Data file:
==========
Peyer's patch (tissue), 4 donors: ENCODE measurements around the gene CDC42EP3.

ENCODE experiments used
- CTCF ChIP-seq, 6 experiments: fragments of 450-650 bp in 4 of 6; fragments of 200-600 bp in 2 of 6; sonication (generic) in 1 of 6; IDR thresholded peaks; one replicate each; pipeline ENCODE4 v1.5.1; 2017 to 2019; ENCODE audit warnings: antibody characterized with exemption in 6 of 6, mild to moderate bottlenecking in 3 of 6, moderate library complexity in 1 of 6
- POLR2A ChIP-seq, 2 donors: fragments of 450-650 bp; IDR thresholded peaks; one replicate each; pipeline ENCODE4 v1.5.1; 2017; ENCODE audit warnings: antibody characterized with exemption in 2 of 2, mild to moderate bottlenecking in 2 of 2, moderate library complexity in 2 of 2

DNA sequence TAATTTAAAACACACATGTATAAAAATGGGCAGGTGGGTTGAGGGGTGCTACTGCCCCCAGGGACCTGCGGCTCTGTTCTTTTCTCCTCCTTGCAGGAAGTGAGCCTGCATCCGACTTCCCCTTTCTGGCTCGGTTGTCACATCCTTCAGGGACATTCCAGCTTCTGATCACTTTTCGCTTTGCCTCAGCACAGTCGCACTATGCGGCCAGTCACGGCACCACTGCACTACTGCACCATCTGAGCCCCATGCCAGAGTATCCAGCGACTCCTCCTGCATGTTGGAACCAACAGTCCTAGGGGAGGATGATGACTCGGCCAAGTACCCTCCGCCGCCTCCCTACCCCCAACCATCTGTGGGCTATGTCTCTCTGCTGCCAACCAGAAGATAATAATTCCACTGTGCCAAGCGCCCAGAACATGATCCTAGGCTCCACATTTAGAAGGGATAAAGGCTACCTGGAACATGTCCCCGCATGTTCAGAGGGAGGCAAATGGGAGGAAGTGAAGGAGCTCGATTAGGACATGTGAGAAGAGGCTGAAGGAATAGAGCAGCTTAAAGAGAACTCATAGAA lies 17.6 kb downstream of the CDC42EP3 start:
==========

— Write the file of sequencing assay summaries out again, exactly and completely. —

Peyer's patch (tissue), 4 donors: ENCODE measurements around the gene CDC42EP3.

ENCODE experiments used
- CTCF ChIP-seq, 6 experiments: fragments of 450-650 bp in 4 of 6; fragments of 200-600 bp in 2 of 6; sonication (generic) in 1 of 6; IDR thresholded peaks; one replicate each; pipeline ENCODE4 v1.5.1; 2017 to 2019; ENCODE audit warnings: antibody characterized with exemption in 6 of 6, mild to moderate bottlenecking in 3 of 6, moderate library complexity in 1 of 6
- POLR2A ChIP-seq, 2 donors: fragments of 450-650 bp; IDR thresholded peaks; one replicate each; pipeline ENCODE4 v1.5.1; 2017; ENCODE audit warnings: antibody characterized with exemption in 2 of 2, mild to moderate bottlenecking in 2 of 2, moderate library complexity in 2 of 2

DNA sequence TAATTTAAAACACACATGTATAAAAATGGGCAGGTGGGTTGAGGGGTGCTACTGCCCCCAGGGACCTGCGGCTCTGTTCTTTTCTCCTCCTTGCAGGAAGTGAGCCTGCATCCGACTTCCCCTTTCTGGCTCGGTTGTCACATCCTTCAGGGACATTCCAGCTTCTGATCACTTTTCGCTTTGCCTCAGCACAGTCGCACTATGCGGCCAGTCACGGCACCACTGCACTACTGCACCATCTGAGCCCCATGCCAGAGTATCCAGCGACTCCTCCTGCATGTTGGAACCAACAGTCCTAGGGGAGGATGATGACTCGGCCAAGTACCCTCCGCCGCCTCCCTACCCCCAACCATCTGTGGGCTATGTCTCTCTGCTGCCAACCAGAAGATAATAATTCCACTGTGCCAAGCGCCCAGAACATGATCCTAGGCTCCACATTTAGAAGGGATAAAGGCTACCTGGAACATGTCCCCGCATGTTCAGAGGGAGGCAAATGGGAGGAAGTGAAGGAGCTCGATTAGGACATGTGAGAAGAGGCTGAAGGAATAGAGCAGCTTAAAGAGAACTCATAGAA lies 17.6 kb downstream of the CDC42EP3 start: